is defined for an interval: ∈ [0,1] of the reaction
V2 with respect to the substrate X1 and ∈ [0,-1] of the reaction V3 with respect to the substrate X2. Assuming
similar conditions for V2 and V3 as in the explicit kinetic equations
and [20] The
Jacobian is evaluated in terms of the four generalized parameters
with the purpose of studying the dynamic behavior of a system after
a disturbance around a stationary state Because lacking or incomplete enzyme-kinetic information that is necessary for classic kinetic models, this proposed method create bridges between topology based approaches and explicit kinetic models of metabolic networks. The SKM models permit to make quantitative conclusions about the dynamics of the system based on a minimum of information (qualitative) compared to the explicit kinetic models (quantitative). This approach was used by Grimbs et al. (2007), to represent the metabolic network of the human erythrocyte. In particular, transitions to instability, occurring via a loss of a stable steady state, were previously argued to play a crucial role in senescence and metabolic collapse of erythrocytes and may act as a primary signal for cell removal in patients with hemolytic anemia. While usually an investigation of such transitions necessitates the construction of explicit kinetic models, this approach allows the draw of quantitative conclusions about the stability of metabolic states in response to an increased ATP demand, occurring under conditions of osmotic or mechanic stress. The authors demonstrated that different metabolic states, each satisfying the flux balance equation and thermodynamic constraints, can nonetheless show drastic differences in the ability to ensure stability and maintain metabolic homeostasis.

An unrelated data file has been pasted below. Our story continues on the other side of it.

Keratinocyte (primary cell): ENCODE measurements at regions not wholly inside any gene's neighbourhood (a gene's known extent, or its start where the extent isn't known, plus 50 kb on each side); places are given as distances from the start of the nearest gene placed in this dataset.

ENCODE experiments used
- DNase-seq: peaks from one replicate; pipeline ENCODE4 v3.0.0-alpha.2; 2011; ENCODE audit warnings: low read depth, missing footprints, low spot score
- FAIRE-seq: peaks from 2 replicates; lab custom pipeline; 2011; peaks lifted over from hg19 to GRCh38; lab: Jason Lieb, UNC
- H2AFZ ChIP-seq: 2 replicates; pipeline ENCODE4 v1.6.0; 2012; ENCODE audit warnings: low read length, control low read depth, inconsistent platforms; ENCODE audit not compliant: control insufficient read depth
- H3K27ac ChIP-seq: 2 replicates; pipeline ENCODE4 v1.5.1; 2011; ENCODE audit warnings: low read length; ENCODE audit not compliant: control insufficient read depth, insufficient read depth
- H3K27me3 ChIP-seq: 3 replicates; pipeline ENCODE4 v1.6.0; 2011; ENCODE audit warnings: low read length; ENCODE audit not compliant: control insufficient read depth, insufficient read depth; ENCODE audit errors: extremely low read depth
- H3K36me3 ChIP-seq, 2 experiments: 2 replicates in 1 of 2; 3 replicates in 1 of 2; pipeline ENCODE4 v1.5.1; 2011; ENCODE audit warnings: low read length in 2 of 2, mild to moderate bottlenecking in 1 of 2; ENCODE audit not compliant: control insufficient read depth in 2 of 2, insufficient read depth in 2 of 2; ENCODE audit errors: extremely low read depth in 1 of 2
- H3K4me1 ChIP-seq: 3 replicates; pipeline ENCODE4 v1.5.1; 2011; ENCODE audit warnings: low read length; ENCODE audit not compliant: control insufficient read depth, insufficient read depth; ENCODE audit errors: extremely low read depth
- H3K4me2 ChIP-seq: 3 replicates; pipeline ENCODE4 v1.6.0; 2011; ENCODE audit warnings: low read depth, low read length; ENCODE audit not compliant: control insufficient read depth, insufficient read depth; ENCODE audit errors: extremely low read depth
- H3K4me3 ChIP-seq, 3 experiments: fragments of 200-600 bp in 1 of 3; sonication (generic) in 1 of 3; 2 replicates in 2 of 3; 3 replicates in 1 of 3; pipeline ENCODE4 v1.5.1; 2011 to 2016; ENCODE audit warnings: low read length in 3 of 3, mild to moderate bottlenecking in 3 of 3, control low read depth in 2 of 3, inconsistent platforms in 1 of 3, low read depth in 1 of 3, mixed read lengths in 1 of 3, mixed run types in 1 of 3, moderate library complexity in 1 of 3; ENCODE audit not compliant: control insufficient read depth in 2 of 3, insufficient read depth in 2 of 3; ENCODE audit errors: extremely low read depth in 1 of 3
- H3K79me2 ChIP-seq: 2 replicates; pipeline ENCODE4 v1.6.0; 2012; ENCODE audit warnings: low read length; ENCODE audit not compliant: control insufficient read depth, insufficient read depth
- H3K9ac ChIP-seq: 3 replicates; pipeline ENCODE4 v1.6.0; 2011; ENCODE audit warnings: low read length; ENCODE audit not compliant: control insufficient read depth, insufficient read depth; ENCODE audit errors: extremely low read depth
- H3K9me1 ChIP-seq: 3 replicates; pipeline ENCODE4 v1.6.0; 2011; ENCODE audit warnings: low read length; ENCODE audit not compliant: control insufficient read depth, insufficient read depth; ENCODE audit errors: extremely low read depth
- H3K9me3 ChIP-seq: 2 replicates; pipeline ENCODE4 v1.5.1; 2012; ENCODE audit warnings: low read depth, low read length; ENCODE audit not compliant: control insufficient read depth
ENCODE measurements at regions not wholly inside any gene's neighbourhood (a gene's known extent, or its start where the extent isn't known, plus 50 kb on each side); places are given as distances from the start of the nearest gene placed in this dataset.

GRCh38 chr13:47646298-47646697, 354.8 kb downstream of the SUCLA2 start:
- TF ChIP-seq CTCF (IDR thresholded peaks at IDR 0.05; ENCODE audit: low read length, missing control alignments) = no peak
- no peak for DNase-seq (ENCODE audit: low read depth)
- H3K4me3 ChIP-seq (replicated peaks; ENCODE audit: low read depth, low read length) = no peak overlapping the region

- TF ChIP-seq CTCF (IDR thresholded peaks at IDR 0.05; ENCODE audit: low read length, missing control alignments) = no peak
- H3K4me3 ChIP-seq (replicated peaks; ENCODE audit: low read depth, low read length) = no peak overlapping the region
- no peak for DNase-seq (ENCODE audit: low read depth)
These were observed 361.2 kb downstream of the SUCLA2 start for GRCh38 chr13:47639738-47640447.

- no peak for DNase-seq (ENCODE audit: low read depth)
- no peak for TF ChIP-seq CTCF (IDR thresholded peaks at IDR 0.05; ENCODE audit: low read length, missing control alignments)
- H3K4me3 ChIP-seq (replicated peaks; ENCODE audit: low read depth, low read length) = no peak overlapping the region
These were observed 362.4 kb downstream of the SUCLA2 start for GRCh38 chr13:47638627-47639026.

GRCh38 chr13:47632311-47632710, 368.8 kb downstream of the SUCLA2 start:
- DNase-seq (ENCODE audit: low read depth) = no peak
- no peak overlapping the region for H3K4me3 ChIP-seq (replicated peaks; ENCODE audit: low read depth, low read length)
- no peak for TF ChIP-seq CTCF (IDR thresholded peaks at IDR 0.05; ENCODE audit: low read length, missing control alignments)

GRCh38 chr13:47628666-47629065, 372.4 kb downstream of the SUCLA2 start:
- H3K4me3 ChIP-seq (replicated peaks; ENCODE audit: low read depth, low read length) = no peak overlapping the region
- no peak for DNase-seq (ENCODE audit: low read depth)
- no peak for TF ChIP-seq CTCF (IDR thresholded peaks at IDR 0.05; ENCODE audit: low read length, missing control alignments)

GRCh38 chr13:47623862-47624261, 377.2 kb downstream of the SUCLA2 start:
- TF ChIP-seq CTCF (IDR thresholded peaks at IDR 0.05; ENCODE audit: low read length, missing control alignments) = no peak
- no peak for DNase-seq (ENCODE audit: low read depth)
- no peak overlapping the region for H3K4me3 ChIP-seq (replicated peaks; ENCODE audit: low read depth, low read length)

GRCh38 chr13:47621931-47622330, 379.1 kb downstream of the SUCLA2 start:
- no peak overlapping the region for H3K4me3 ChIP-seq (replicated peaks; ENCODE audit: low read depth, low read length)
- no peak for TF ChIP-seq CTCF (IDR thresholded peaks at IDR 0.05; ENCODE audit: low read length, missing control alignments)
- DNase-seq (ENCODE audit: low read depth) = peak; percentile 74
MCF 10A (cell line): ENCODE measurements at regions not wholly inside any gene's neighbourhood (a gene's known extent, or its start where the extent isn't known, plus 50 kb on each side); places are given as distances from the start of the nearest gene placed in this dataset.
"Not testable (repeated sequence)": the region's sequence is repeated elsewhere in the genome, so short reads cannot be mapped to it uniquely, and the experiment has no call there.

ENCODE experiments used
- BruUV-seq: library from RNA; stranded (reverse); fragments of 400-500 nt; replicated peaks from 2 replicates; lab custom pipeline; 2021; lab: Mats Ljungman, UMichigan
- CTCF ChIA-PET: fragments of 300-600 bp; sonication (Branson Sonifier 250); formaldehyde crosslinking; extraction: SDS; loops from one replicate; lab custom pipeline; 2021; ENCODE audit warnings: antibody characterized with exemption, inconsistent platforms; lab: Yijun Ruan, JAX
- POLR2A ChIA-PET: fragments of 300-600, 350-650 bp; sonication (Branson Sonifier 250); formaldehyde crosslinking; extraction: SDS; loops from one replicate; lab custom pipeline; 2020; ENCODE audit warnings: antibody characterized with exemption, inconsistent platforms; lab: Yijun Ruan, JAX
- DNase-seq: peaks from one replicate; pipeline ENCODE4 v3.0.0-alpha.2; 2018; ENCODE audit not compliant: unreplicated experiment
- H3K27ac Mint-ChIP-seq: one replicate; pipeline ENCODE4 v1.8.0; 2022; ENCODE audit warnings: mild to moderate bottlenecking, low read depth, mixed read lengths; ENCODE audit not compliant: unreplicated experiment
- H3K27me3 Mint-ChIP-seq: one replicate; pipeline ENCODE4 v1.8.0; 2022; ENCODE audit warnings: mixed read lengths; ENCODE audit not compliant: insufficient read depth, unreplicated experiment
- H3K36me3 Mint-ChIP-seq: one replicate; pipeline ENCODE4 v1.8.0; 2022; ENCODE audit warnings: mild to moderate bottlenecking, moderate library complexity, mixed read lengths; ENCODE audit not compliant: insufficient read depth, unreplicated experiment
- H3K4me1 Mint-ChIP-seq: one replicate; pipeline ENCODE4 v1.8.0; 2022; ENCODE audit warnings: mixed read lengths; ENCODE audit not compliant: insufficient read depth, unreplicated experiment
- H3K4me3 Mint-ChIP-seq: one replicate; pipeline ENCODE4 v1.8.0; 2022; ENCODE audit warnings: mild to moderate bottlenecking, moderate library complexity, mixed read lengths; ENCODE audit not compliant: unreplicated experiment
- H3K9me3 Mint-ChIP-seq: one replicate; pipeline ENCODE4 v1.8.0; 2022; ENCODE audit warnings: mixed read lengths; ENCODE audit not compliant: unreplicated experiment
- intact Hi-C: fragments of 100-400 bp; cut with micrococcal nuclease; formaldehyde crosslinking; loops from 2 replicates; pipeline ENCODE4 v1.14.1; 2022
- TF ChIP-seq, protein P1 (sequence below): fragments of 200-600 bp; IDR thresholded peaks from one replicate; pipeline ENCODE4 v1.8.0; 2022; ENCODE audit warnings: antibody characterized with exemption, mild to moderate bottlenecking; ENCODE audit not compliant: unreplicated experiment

Functional behavior emerges from the nonlinear interactions between genes, proteins and metabolites within metabolic and regulatory networks. It has also been argued that the kinetic study of the network of enzymatic reactions (fluxomics) is key for the study of the dynamics of metabolic networks. The quantification of metabolic flows using isotopomers- 13Cbased metabolic flux analysis- (Rousu et al. 2003; Sauer, 2006), the probabilistic graphical models (bayesian, continuous differential kinetic, Markovian, master-slave synchronization) (Weitzke and Ortoleva, 2003; Wodak et al. 2004; Ao, 2005; Pécou, 2005) and random Boolean network models (Kauffman, 1969) have tried to resolve this dilemma, although some contradictions do exist as the minimum amount of information required and the relevance of the modularity of the network (Stumpf and Wiuf, 2005; Ingram et al. 2006; Solé and Valverde, 2006; Hormozdiari et al. 2007). In this review several analytical approaches have been examined, the first model, although qualitative, characterizes the topological properties of metabolic networks without making any inferences about their dynamic behavior. The second approach explicitly describes the dynamics of the system once the kinetic parameters of each component are known, although this may be a disadvantage in cases where the systems are incomplete or large, due to the high computational costs of the calculations. Lastly, semi-quantitative models that permit inferences about the stability and dynamics of the system without the need for an exhaustive knowledge of every constituent element were described, although chemical or functional restrictions may be required in order to obtain reasonable solutions. Although these approaches have been successful, they are limited in regard the application of regulatory parameters (feedback loops). In short, these models require iterative processes for the incorporation of new information and the validation of this information using experimental data, thus permitting the evolution and improvement of these mathematical tools (Figure 12). Although the approaches described here have both advantages and limitations for the study of the functionality and evolution of biological systems, all of the models reviewed agree that robustness is a common property of biological networks. The robustness of biological systems lies in the persistence of their functionality in the face of perturbations such as the removal of network links or nodes. In other words, robustness represents the capacity of the systems to maintain their stability in spite of changes to either their internal or external environment. A mathematical definition of robustness (R) of a system (s) measured as a function of the property (a) could be, according to Kitano (2007): Where the function represents the probability of the perturbation of space p and an evaluation function of (p) that determines the extension and degree of the perturbation, defined as: Both metabolic flow and kinetic analyses permit the quantitative evaluation of the redistribution of the flows when enzymatic reactions are perturbed and to clarify the implications of unstable states and oscillations around a stationary state. The dynamic stability of the stationary state is important for homeostatic sustainability and robustness against disturbances. It would be illuminating if, in the future, efforts were directed towards the elucidation of this type of behavior in biological systems. The reconstruction of metabolic networks offers a mathematical tool that permits the recuperation of information inherent to their context, within the Systems Biology approach, thus allowing an approximation to the understanding of the cellular behavior, based on the quantity of information about metabolism accumulated from the advances that have been made in the fields of genomics, transcriptomics and metabolomics (Karp et al. 2002). Thus, mathematical models and simulations can be used as a guide to the design and improvement of biotechnological production systems (Sweetlove and Fernie, 2005). Finally, different approaches have been